The world’s largest education publisher has taken the first step towards phasing out print books by making all its learning resources “digital first”.
Pearson said students would only be able to rent physical textbooks from now on, and they would be updated much less frequently.
The British firm hopes the move will make more students buy its e-textbooks which are updated continually.
“We are now over the digital tipping point,” boss John Fallon told the BBC.
“Over half our annual revenues come from digital sales, so we’ve decided a little bit like in other industries like newspapers or music or in broadcast that it is time to flick the switch in how we primarily make and create our products.”
The firm currently makes 20% of its revenues from US courseware, but has been struggling as students increasingly opt to rent second-hand print textbooks to save money.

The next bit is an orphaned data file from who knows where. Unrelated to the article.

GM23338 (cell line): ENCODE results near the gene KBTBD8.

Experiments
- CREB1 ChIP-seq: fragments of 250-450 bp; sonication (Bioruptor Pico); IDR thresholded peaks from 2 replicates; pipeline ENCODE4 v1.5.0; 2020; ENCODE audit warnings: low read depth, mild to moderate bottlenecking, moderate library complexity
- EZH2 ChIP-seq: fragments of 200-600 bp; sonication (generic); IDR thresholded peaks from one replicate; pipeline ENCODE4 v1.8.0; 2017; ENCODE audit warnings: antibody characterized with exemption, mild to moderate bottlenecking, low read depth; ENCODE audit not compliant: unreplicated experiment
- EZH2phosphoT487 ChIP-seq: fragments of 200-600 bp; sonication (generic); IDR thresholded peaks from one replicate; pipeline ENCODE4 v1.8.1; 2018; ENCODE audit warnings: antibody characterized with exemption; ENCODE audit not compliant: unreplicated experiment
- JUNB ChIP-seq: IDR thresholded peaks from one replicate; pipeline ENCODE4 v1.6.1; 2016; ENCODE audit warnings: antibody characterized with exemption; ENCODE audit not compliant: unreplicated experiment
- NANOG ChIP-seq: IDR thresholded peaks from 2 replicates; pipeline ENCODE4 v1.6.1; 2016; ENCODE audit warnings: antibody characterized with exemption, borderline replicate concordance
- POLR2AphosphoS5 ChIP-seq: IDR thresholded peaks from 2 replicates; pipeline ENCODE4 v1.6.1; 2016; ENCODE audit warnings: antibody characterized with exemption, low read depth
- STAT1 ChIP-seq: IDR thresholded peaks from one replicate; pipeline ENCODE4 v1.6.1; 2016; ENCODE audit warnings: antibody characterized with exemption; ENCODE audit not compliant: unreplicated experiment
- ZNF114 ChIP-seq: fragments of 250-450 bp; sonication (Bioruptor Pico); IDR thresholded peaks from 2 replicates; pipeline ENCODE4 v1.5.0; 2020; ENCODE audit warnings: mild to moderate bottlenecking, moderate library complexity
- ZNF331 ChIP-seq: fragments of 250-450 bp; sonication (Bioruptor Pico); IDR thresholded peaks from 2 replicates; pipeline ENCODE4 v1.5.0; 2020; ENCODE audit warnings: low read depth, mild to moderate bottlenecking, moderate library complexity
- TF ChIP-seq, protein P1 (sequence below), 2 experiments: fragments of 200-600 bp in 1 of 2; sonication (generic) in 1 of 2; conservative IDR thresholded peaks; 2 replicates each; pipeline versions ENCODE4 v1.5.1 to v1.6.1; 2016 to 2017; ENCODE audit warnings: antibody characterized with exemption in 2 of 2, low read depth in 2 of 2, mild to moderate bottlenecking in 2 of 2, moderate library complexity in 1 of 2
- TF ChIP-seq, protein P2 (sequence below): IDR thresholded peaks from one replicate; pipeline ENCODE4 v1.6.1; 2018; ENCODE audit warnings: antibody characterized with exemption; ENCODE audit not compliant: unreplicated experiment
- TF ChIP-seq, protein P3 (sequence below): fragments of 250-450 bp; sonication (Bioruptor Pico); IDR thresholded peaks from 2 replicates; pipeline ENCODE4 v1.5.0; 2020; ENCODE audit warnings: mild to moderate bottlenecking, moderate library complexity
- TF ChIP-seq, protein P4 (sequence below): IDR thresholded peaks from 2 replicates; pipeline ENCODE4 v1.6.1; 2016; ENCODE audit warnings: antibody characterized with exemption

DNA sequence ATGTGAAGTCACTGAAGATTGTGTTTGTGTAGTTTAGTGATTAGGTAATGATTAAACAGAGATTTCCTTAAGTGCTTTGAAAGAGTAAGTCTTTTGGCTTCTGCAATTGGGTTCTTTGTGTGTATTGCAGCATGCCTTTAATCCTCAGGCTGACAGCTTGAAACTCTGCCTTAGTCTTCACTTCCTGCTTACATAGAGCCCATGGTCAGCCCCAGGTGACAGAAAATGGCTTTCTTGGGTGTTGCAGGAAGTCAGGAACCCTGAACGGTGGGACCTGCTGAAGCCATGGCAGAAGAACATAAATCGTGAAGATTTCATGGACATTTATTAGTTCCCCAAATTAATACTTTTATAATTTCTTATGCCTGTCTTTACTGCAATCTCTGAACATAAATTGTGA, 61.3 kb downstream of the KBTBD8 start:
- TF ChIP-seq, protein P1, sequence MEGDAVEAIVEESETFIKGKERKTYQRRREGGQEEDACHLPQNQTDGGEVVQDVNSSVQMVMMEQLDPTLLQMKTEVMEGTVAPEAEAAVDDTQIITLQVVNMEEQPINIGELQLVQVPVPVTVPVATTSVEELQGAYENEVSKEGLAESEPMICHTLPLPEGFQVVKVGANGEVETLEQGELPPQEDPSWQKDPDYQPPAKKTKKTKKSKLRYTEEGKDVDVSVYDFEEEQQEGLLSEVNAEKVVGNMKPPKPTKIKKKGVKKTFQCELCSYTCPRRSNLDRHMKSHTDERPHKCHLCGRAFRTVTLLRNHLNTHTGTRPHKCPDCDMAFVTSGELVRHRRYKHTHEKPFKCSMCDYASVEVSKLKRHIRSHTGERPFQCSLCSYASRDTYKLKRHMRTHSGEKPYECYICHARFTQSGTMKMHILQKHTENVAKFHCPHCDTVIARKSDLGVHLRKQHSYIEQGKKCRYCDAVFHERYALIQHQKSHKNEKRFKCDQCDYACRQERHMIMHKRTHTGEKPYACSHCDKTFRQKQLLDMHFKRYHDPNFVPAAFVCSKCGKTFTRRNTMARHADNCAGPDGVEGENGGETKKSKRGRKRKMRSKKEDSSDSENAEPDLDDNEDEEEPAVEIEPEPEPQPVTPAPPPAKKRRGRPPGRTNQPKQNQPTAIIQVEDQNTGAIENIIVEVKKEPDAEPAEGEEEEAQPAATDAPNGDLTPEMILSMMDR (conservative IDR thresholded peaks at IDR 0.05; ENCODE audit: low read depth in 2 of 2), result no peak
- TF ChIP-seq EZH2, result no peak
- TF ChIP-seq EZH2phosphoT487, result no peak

To counter this Mr Fallon said Pearson would stop revising print books every three years, a model that has dominated the industry for 40 years.
It means that next year the firm will only update 100 of its 1,500 titles in print – down from 500 in 2019.
“There will still be [print] textbooks in use for many years to come but I think they will become a progressively smaller part of the learning experience,” Mr Fallon said.
“We learn by engaging and sharing with others, and a digital environment enables you to do that in a much more effective way.”
Digital textbooks can be updated responsively and also incorporate videos and assessments that provide students with feedback.
However, many of Pearson’s digital products are sold on a subscription basis, raising fears that authors will lose out in the way musicians have to music streaming services.
Mr Fallon denied this, saying the firm’s plans would provide authors with “a more sustainable income over time”.
He added: “For the Netflix and Spotify generation, they expect to rent not own.”
Pearson has been going through a painful turnaround after years of falling sales and profits, but appeared to have turned a corner in 2018.
Its underlying sales rose 2% in the first quarter of 2019, although the firm admitted revenue in its US business could fall by as much as 5% this year.
Mr Fallon said its plans for textbooks would begin in the US, but in time be extended to other markets including the UK.